Dr. Muzyk has over 70 publications from research projects focused on health professions student education and hospital based medication outcomes. His work has been published in journals including Academic Medicine, Substance Abuse, Psychosomatics, Academic Psychiatry, American Journal of Pharmaceutical Education, CNS Drugs, and Pharmacotherapy. He has received approximately $170,000 in grants to support his educational research developing an interprofessional substance use disorder course for health professions students and continuing education programs for healthcare professionals. Educational research support has come from Duke Academy for Health Professions Education and Academic Development, Duke Division of Addiction Medicine, Duke Bass Connections, the Josiah Charles Trent Memorial Foundation Endowment Fund, Duke-Southern Regional Area Health Education Center, and Campbell University College of Pharmacy and Health Sciences. Dr. Muzyk has given numerous presentations throughout the United States on topics related to psychiatric and substance use disorders and health professions education. He is a speaker for the North Carolina Area Health Education Centers (AHEC).

Awards 
Campbell University College of Pharmacy and Health Sciences Dean's Award for Excellence in Teaching; Association of American Medical Colleges (AAMC) Curricular Innovation Award (2020); Association for Multidisciplinary Education and Research in Substance use and Addiction (AMERSA), New Educator/Investigator award (2019); Campbell University College of Pharmacy and Health Sciences, Educator of the Year (2018); Duke University Hospital Department of Pharmacy, Educator and Researcher of the Year (2018); Duke Academy for Health Professions Education and Academic Development (Duke AHEAD), Interprofessional Excellence Award (2016); the Association of Academic Psychiatry (AAP), Psychiatric Education Award (2012); and, the North Carolina Association of Pharmacist (NCAP), Distinguished Young Pharmacist Award (2012).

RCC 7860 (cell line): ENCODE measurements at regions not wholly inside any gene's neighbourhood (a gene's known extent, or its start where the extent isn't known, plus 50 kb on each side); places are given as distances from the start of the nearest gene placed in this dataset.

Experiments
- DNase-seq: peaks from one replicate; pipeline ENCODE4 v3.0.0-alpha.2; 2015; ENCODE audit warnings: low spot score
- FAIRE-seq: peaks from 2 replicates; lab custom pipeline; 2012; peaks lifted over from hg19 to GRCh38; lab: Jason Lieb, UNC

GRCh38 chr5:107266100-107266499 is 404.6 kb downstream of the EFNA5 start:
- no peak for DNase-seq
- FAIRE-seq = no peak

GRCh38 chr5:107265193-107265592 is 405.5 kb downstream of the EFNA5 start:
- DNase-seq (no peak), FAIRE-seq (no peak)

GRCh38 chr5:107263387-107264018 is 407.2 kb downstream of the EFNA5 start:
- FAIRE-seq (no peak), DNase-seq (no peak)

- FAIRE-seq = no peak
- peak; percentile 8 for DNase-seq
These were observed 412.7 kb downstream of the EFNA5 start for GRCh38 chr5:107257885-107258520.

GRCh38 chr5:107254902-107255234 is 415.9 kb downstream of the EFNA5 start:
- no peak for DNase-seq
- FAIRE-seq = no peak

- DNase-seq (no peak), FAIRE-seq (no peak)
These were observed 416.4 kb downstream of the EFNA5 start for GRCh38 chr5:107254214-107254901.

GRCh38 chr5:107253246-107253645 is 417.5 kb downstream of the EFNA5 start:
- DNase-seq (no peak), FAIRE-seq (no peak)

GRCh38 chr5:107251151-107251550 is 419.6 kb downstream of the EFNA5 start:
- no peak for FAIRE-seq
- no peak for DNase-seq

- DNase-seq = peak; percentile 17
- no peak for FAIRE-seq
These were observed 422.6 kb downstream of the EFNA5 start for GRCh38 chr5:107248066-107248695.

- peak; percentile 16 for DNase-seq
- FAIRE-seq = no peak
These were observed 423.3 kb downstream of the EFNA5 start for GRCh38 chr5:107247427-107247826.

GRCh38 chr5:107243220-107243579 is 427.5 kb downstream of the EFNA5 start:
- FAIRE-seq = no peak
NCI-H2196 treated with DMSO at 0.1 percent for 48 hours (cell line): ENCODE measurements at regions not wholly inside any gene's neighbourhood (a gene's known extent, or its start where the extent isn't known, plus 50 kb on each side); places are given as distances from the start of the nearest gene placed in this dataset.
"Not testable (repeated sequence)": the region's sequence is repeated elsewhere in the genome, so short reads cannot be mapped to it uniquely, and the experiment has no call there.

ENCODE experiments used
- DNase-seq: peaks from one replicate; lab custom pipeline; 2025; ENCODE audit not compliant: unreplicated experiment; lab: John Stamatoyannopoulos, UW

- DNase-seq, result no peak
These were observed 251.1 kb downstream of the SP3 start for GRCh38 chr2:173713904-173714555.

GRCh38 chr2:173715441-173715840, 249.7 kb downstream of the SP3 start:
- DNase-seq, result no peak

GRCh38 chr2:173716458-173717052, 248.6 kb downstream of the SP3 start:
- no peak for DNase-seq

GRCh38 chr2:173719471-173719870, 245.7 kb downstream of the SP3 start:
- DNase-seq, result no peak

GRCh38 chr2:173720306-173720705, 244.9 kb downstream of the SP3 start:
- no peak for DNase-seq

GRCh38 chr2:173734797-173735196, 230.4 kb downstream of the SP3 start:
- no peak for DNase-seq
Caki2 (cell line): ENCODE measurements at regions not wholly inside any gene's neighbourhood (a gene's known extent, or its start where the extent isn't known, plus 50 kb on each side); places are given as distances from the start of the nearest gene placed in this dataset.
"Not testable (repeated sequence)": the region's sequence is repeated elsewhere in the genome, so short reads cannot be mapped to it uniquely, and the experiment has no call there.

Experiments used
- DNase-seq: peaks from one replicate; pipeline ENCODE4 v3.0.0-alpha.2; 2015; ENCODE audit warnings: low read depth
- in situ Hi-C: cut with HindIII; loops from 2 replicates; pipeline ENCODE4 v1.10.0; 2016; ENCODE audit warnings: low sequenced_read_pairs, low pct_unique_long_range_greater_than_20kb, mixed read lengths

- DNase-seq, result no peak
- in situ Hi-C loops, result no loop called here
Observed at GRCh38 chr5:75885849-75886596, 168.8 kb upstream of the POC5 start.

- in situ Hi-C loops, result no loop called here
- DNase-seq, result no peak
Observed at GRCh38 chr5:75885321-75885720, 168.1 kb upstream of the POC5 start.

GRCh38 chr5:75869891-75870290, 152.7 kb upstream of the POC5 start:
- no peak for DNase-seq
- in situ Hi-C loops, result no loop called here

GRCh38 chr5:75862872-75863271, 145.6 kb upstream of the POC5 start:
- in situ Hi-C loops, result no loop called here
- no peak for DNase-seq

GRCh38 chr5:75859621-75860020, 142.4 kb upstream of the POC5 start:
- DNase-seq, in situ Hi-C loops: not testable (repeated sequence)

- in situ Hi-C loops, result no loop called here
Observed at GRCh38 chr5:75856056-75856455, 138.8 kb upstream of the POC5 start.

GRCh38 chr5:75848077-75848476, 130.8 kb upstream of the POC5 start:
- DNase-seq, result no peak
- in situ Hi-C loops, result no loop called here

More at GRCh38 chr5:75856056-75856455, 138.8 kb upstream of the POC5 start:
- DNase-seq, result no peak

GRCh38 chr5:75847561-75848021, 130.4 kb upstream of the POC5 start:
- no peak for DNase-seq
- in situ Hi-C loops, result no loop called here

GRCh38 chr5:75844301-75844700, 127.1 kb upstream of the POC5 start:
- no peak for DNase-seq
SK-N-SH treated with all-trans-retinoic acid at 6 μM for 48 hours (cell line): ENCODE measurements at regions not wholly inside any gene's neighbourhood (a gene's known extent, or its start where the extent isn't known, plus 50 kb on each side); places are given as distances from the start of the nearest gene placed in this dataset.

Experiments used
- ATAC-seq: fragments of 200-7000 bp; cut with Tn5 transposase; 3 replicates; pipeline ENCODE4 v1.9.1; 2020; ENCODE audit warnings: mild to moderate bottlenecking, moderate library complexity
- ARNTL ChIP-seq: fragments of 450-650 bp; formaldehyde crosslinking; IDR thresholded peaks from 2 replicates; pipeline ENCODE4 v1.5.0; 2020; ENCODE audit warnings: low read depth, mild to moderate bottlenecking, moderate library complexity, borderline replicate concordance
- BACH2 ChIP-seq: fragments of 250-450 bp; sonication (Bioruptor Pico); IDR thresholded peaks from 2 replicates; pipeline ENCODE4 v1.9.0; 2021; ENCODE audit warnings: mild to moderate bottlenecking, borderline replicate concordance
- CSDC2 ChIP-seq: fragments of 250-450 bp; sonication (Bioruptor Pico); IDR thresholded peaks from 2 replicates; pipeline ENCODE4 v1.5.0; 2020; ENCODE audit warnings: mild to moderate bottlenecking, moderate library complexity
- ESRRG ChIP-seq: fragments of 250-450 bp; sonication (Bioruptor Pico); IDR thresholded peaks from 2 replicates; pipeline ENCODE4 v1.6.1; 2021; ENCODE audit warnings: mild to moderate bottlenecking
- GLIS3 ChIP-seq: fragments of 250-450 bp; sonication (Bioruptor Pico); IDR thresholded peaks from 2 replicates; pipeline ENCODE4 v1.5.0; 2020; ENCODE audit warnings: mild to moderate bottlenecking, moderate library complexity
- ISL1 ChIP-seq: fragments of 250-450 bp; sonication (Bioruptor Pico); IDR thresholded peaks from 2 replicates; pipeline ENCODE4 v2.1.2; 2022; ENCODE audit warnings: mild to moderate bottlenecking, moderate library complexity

Education
Dr. Muzyk received his Doctor of Pharmacy (PharmD) degree from Mercer University College of Pharmacy in Atlanta, GA. He completed two years of post-doctorate pharmacy residency training at DCH Health System in Tuscaloosa, AL and at UNC Medical Center in Chapel Hill, NC. His second year of residency training was focused on psychiatric pharmacy practice. Dr. Muzyk obtained a Master of Health Profession Education degree from University of Michigan. In 2023, he completed a year long Climate Health Organizing Fellowship through the Center for Health Equity Education and Advocacy at Harvard Medical School and Cambridge Health Alliance.